Beebe had an experience with boobies—one that the Halls have also had—that shows just how far off the beaten track Cocos lies. A fierce storm came up one night, and booby birds, dazed by the electric lights of Beebe's ship, began alighting on the deck by the hundreds. "Nothing showed the complete absence of man from this island as much as this," Beebe wrote. "The terrific wind and blinding rain utterly confused the birds. All doors had to be closed, for otherwise they filled the staterooms and laboratory, and their long, thrashing wings worked havoc until we ousted them." Ever the curious scientist, Beebe at one point tied a handkerchief to the leg of a booby and cast the bird to the winds. "[A] minute later it was again at my feet, and I retrieved my property."

A lone booby chick courageously stands its ground. A lone booby chick courageously stands its ground.
Eager myself for a bit of relief from the boobies, which swirled dizzingly in the air all about us, I climbed up a fig tree for a closer look at a lone fairy tern perched on a branch. When I got within a yard of it, the pure white bird began peeping and shuffled further along the branch, so I pulled back. Though as big as an adult, it retained downy clumps of fuzz that revealed it to be a fledgling. Very likely it was standing right where it had hatched. Fairy terns are remarkable for laying their eggs right on bare branches, without a supporting twig in sight. No one knows how the egg manages to stay there. (Don't quote me, but I have an idea: guano glue.)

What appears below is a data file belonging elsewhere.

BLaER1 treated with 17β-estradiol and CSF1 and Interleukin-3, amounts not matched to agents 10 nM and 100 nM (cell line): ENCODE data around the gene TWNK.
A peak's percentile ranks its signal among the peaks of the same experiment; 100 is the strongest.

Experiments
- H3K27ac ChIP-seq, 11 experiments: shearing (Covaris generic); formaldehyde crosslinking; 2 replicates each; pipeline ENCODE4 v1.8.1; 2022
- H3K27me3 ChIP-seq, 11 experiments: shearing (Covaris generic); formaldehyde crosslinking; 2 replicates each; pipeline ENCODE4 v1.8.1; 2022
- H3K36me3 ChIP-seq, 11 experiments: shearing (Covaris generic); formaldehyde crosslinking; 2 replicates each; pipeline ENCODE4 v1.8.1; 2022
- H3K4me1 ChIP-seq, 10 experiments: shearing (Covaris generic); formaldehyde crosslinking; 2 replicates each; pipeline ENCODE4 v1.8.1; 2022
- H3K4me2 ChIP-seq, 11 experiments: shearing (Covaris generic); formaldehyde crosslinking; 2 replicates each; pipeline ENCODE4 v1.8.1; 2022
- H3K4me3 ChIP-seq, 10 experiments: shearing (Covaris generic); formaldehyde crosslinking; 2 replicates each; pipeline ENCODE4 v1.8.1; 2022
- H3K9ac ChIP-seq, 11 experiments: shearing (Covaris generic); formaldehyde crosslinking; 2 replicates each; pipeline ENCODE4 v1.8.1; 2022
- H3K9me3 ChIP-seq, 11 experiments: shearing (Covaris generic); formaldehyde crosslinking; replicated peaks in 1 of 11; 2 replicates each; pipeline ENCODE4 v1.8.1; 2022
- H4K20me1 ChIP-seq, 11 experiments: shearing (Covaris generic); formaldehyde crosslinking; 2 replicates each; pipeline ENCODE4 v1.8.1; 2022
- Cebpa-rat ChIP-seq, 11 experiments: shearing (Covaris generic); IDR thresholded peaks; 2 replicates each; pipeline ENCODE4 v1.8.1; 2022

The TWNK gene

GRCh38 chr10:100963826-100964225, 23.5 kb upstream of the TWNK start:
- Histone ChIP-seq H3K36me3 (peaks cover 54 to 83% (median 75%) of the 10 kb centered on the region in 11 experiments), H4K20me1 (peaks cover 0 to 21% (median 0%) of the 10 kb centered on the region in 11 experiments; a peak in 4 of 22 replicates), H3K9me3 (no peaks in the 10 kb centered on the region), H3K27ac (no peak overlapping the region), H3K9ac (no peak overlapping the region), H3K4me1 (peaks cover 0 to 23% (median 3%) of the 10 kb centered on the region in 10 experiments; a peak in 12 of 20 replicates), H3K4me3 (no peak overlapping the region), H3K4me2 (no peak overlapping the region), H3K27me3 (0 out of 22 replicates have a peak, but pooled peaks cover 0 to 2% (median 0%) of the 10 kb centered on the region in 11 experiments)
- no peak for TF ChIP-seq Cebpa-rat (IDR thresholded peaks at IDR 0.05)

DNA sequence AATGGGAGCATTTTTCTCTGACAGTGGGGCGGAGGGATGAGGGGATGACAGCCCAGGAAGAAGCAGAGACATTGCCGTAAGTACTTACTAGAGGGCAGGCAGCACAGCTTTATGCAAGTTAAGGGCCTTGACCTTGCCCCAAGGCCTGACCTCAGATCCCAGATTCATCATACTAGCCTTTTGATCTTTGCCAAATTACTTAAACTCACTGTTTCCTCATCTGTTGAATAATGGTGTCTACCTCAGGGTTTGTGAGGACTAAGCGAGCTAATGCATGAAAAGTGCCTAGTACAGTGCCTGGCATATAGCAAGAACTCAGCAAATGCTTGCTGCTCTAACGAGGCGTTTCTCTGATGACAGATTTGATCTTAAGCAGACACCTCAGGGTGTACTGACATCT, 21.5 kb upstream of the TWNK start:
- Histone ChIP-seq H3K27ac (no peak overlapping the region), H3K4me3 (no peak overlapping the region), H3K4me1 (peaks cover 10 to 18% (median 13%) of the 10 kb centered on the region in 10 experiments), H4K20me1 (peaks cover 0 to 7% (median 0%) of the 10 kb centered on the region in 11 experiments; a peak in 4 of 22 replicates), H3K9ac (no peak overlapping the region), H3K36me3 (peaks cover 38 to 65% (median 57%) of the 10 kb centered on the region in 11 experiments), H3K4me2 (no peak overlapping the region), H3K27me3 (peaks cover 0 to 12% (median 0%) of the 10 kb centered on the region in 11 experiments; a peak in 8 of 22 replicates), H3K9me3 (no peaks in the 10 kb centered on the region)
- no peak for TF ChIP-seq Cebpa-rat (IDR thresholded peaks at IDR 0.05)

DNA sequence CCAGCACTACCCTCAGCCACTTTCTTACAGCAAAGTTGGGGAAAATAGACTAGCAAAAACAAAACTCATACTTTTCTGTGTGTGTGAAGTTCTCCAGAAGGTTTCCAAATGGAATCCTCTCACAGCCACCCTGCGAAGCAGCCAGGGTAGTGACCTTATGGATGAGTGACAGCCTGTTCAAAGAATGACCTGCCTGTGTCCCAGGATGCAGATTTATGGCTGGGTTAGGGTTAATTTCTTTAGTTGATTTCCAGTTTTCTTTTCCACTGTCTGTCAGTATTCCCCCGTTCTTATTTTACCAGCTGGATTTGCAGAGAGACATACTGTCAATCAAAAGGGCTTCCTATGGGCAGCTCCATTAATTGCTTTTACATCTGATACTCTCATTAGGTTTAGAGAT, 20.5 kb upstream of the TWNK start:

One second Hall was sitting as he had been for three hours, staring through sheets of rain at the ocean. The next, without so much as a word, he was donning his backpack. The weather had won. As we made our way back along the slippery rocks and fixed ropes, Conlin said he was astonished Hall had given up. Normally he'd wait till the bitter end, long after everyone else was ready to throw in the towel. And more than once he'd been rewarded, with a late-breaking sun on Manuelita, or an enormous school of hammerheads. Such devotion to the cause is what makes Hall such a successful filmmaker. ("Patience and perseverance," Conlin told me later. "The two things that Howard has taught me most of all.")

Looking at the horizon as we descended, I knew Hall had made the right decision. It was socked in. No sudden clearing was in the offing, such as that Beebe saw one day when "one cloud lifted with amazing rapidity and revealed Cocos Island, clear and green, as the handkerchief of a conjurer is raised and displays a bouquet of exquisite flowers where a moment before there had been nothing." At least Hall wasn't leaving anything to chance. And that included renegotiating those slick rocks that had done him mischief on the way in. As the rest of us clambered one at a time back aboard the bouncing panga, Howard and Michele stripped down to their suits and leapt into the ocean.

Peter Tyson is Online Producer of NOVA.

Hammerheads or Bust (Sept. 23)
Get Used To It (Sept. 25)
Nature Reigns at Cocos (Sept. 27)
The PIG and the Process (Sept. 29)
Hammerheads Sighted (Oct. 1)
Assault on Cocos (Oct. 3)
The Director's Cut (Oct. 5)
Swimming with Whitetip Reef Sharks (Oct. 7)
The Magnificent Seven (Oct. 9)
The Search for Lake Cocos (Oct. 11)
Courtship of the Marbled Rays (Oct. 13)
Of Booby and Beebe (Oct. 15)
Taken by Surprise (Oct. 17)
"This is Cocos, This is Cool" (Oct. 19)